Canada will not rush to reopen its border with the United States, says Trudeau

Montreal — Canada will not rush to resume its border with the United States on unnecessary and unurgent trips, Prime Minister Justin Trudeau said on Monday.

As vaccination rates have increased on both sides of the border, calls for resumption plans are beginning to rise. The White House said last week that it hadn’t yet decided when and how to reopen its border with Canada, but corporate groups and lawmakers, including Vermont Governor Phil Scott and New York House Rep. Brian Higgins, said. Encouraged both countries to make plans.

Trudeau said Monday that many are eager to reopen the border, but that restrictions need to be relaxed with caution and with Canadian security in mind.

“We’re on the right track, but not what other countries want, and we make decisions based on the interests of the Canadians,” he said at a press conference in Ottawa.

Prime Minister Justin Trudeau said 75% of Canada’s population needs to be vaccinated and daily cases need to continue to decline nationwide before the government relaxes travel restrictions.

“We all want to reopen our business. We want to go back on a trip to meet friends, take a vacation and go on a trip,” he said. “But we don’t have to close again. There’s another wave, so we need to conclude again.”

Trudeau’s words came when Ontario and Quebec reported the lowest number of new COVID-19 infections in months. For the first time since mid-September, less than 300 new cases of COVID-19 have been reported in Quebec, with 276 new infections and 1 death due to the new coronavirus.

Some parts of Quebec have been downgraded from red to orange by the state’s pandemic alert system, allowing high school students to resume full-time face-to-face lessons, gyms, and indoor restaurant meals.

In Ontario, 916 new cases of COVID-19 have been reported. The state last reported a low number of cases on February 17, with 847 new infections.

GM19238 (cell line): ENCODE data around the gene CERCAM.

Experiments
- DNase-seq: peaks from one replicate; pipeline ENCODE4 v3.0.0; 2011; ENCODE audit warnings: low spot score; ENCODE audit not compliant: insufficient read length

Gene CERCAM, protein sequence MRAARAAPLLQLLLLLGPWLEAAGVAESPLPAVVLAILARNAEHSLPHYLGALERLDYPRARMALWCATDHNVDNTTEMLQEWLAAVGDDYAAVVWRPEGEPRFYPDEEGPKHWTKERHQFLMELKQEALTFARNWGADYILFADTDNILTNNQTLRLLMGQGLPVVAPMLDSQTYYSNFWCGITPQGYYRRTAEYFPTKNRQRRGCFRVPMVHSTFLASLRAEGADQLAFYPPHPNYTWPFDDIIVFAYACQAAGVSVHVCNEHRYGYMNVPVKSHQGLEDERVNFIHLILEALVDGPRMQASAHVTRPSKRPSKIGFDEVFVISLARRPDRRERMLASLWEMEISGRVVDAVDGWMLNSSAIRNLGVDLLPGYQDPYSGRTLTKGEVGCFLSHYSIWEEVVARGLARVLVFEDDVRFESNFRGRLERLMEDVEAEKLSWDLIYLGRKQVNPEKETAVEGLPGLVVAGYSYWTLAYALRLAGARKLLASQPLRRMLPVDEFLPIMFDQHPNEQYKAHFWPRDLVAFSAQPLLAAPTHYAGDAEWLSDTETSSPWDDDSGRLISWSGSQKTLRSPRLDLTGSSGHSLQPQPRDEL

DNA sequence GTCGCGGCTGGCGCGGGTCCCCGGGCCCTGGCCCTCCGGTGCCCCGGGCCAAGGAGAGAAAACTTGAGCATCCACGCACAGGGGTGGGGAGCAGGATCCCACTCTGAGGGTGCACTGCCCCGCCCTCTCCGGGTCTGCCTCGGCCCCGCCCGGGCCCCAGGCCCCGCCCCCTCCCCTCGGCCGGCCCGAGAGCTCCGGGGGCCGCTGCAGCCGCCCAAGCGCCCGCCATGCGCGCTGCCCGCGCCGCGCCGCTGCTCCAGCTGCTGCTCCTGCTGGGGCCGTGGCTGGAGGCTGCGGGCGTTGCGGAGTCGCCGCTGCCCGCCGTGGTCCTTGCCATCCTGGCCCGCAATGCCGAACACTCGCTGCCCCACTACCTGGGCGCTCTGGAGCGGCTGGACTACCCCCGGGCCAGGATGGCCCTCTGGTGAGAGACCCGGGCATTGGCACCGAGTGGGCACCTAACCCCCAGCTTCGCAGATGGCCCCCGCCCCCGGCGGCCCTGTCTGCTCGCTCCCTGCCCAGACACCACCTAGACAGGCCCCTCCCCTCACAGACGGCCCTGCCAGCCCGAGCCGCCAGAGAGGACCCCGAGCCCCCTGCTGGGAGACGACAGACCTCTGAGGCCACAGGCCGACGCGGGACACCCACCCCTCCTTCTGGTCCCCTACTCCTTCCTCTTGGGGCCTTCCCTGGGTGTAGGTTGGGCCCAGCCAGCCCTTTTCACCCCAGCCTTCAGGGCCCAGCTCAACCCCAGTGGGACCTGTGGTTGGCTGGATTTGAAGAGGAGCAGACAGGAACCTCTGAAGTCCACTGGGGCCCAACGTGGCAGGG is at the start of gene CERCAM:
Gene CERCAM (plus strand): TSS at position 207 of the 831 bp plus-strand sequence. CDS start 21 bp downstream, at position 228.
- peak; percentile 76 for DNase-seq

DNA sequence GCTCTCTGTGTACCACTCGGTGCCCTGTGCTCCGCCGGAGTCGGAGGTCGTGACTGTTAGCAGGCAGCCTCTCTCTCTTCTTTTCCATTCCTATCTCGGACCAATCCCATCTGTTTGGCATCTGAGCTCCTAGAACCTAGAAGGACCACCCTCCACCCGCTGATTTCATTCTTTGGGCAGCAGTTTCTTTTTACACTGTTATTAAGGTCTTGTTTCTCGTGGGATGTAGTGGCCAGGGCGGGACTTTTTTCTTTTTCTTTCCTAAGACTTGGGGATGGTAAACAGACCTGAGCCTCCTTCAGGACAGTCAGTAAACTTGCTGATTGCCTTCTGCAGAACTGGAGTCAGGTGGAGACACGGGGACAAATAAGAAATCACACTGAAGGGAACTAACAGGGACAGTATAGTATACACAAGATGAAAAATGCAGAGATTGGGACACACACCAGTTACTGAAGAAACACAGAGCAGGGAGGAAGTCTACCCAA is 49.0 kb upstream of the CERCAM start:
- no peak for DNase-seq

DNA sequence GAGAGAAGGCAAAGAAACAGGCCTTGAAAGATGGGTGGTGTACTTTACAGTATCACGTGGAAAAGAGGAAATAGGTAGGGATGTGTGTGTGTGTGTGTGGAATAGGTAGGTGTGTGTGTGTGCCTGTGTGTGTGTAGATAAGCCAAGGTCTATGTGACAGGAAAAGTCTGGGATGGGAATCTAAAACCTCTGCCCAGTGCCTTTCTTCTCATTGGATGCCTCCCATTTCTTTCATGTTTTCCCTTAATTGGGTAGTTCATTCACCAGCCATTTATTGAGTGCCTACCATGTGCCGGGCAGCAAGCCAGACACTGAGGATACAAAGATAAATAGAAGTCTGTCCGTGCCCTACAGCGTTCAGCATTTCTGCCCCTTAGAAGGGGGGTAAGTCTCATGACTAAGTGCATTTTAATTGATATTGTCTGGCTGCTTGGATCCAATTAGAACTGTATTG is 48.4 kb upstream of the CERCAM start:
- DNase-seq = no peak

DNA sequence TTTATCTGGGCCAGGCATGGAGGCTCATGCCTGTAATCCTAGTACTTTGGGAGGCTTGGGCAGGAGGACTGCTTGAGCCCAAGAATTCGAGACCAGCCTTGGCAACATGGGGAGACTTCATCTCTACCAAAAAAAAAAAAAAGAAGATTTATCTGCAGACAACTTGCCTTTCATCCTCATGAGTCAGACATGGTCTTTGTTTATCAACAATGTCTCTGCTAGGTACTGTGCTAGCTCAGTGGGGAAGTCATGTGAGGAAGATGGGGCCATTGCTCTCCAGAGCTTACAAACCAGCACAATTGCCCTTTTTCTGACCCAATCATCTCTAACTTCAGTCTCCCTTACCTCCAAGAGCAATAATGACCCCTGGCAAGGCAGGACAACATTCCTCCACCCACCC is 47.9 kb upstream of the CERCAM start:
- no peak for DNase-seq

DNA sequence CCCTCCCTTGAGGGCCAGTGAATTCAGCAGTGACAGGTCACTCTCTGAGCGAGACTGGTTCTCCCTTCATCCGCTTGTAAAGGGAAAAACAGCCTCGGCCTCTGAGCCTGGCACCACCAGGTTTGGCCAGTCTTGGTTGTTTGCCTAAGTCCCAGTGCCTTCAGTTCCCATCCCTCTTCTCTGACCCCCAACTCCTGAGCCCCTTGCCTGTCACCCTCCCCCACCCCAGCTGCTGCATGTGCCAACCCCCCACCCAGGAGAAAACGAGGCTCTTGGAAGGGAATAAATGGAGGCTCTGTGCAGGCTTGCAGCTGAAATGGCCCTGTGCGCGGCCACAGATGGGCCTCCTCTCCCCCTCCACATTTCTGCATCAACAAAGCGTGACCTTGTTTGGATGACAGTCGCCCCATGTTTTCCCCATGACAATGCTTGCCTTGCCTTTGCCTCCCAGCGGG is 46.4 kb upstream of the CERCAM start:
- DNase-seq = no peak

Many Ontarians over the age of 80 were eligible to increase their second dose of COVID-19 vaccine on Monday after the government announced last week that it would reduce the minimum vaccination interval to four weeks. Medical institutions have stated that due to supply issues, an early second dose cannot be provided immediately.

Meanwhile, Nunavut’s chief public health officer said on Monday that the region would ease restrictions in Iqaluit, which was hit hard later this week, thanks to fewer infected people and higher vaccine intake. ..

The number of cases continues to decline in Nova Scotia, where 17 new cases have been reported.

Further west, Manitoba said it had approved the Pfizer Bio-N-Tech or Modana vaccine as a booster to residents who received the first dose of Oxford AstraZeneca.

Dr. Joss Laimer, who heads the state’s vaccination, said the decision was made in response to research in Spain and after similar decisions were made in Quebec and elsewhere. ..

In contrast to some other states, Manitoba continues to suffer from high COVID-19 infection rates. The state reported more than 300 new infections on Monday, and the state’s chief public health officer, Dr. Brent Roussin, is putting pressure on the health system as too many people are still receiving intensive care. Said.

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